By: Julie Shipman, Career Coach
Have a question or comment? Connect with me at Julie.firstname.lastname@example.org
What is the purpose of sharing an opinion? I think that opinion sharing comes in a variety of forms – note the opinion.
Here are a few examples:
- Interviewing someone for a job, then providing your feedback
- Blog writers
- Social sites where you give your recommendations or opinions about products or services
- Memes or other social posts and reposts
- News commentators
- Reference checks
- Academic settings – group discussions, instructor lectures, peer reviews or opinion papers
- At dinner with your spouse or having drinks with friends
- Judges or referees at a competition or sporting event
- The party download with your spouse or significant other on the way home
- Moms groups chatting about the best teacher, best coach, best coffee place
- Priests or Pastors delivering a spiritual message or homily
How important is it to be asked for your opinion before you share it? Do you need to be in a role where you are being paid to offer your opinion? If you aren’t being paid directly, are you benefiting in some way from sharing your opinion? How are your relationships impacted by opinions? Do you ever wonder what happens to all those opinions floating around in the ether?
Here’s a cautionary tale:
Early in my career, I worked for a recruiting agency. We did reference checks on all our candidates once they reached the second stage in the interview process. I was doing a reference check for someone interviewing for a highly sought after Director level role. One of references (a name provided by the candidate), asked several questions about the job and let me know if her colleague – her reference – didn’t get the job she would like me to call her about it. She then answered my questions in a way that left some doubt about the qualifications of the person she was providing an opinion about. Her agenda was pretty clear. I was new in my career and I missed the opportunity to call her on it. I just threw out the reference, requested another name from my candidate and never called the person who provided the lukewarm reference again.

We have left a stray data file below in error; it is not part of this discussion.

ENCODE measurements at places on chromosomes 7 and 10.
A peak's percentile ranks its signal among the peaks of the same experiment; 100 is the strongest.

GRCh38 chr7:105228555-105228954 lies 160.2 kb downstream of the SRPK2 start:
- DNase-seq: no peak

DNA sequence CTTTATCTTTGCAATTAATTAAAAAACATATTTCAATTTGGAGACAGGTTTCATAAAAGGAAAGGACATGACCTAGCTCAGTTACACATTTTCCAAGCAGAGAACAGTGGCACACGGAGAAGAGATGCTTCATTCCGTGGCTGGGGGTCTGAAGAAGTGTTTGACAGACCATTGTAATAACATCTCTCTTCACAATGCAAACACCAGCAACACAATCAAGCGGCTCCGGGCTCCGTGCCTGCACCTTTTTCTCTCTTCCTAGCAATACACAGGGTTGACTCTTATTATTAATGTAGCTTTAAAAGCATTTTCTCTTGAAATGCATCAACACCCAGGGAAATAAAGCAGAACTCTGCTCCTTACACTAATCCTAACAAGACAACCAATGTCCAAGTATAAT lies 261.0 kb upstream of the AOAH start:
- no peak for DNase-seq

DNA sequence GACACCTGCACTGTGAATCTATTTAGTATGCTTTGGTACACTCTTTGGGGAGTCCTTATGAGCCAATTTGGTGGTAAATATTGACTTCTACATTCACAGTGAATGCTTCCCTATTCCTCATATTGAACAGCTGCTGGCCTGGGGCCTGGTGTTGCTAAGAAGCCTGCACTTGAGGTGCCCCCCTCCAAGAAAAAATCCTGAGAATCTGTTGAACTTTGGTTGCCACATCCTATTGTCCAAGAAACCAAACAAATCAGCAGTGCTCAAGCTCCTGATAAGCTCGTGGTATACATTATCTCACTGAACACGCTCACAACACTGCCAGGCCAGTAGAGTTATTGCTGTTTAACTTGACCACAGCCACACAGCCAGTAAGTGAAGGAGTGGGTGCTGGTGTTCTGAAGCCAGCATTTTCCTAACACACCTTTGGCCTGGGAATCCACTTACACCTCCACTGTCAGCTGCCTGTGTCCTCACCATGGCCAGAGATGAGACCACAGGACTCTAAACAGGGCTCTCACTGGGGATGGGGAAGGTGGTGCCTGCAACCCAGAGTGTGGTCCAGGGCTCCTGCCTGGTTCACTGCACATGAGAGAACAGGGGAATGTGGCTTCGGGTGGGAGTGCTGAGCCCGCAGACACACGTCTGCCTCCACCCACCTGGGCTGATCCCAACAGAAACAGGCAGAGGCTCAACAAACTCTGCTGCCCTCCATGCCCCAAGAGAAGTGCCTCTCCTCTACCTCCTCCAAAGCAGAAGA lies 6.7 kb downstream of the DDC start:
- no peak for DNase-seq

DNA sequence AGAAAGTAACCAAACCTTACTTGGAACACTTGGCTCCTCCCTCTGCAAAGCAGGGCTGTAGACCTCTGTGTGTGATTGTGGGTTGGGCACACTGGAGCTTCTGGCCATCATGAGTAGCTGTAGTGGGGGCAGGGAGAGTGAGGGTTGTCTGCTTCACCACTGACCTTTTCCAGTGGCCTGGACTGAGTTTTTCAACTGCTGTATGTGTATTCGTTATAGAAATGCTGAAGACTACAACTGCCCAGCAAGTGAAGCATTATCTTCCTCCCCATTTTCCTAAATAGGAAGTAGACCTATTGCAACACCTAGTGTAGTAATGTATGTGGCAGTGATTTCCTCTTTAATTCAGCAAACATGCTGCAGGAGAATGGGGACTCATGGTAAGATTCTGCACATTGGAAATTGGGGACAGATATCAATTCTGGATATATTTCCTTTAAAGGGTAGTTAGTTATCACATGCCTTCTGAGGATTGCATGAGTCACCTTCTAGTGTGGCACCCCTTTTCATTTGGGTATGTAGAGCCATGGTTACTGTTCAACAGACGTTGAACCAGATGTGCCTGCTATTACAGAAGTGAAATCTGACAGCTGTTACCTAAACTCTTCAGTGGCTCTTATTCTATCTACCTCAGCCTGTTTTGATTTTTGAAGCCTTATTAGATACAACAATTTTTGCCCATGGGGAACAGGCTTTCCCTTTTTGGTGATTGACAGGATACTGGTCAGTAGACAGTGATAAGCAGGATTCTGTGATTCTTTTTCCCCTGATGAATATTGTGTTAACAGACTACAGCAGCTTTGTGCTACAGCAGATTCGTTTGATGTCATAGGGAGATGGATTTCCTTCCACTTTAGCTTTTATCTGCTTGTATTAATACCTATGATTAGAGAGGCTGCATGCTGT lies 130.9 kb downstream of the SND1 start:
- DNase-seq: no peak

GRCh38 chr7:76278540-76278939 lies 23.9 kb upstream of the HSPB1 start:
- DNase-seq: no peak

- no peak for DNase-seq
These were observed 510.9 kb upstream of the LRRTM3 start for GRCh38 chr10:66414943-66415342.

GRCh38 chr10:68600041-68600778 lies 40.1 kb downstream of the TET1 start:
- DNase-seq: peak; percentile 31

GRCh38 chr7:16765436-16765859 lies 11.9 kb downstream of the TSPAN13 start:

What if I had given more merit to her opinion? My candidate ultimately received an offer, which she accepted. If I had provided the questionable reference to the client, would my candidate have received an offer? And was my opinion to throw out that reference the right one? An interesting question worth discussing the next time you’re out for drinks with friends. And God willing that will be sooner rather than later.
My opinion (said with a smile); we live in a time of unprecedented value placed on opinion. It doesn’t matter how the opinion was arrived it, it only matters who’s saying it and how much you value or credibility you assign to the person. This is dangerous. It has real implications.
Think about “Cancel Culture”. I like the spirit in which it came about, but as a small business owner, I’m concerned about how it’s executed.
What’s a thoughtful person to do? Use come criteria instead of using re-sharing.
Criteria to consider when giving an opinion:
- What facts have informed my opinion and have those facts come from reputable sources?
- Is the opinion I’m sharing based on first-hand experience? In other words, am I talking about something I witnessed, experienced or personally researched, as opposed to just re-posting something I heard from someone else.
- What impact will my opinion have on the person receiving it? Will it add value or enrich them in some way? Did they ask for my opinion?
- Am I sharing my opinion with the purpose of changing someone’s mind?
- Am I sharing my opinion to shame someone?
- If I don’t share my opinion, am I allowing something bad, dangerous or unhealthy to continue?
Ok, what’s my point in this blog? What opinion am I trying to convey readers? I am suggesting an opinion fast – or at least such a mass produced one.
What’s an opinion fast?
It’s exactly what you think. It is the kindness that comes from NOT sharing your opinion. I think it’s particularly important as we head into this political season. Sometimes the best thing you can do is keep your opinion to yourself. This is especially true in the social space where political comments, memes, angry Facebook posts, Instagram pictures of people harming each other, videos showing the worst of humanity, disparaging tweets etc. are at the root of derisiveness.
We are heading into the political ad season. I am dreading it. This derisive commentary, the re-posting of opinions with partial facts or no fact at all are driving deep fractures between friends, family members and colleagues. What if we “opinion fast” this election by not posting anything about politics except to say do your research, make sure you vote. I wonder, would it enable us to come together as a nation like we did following Sept. 11th?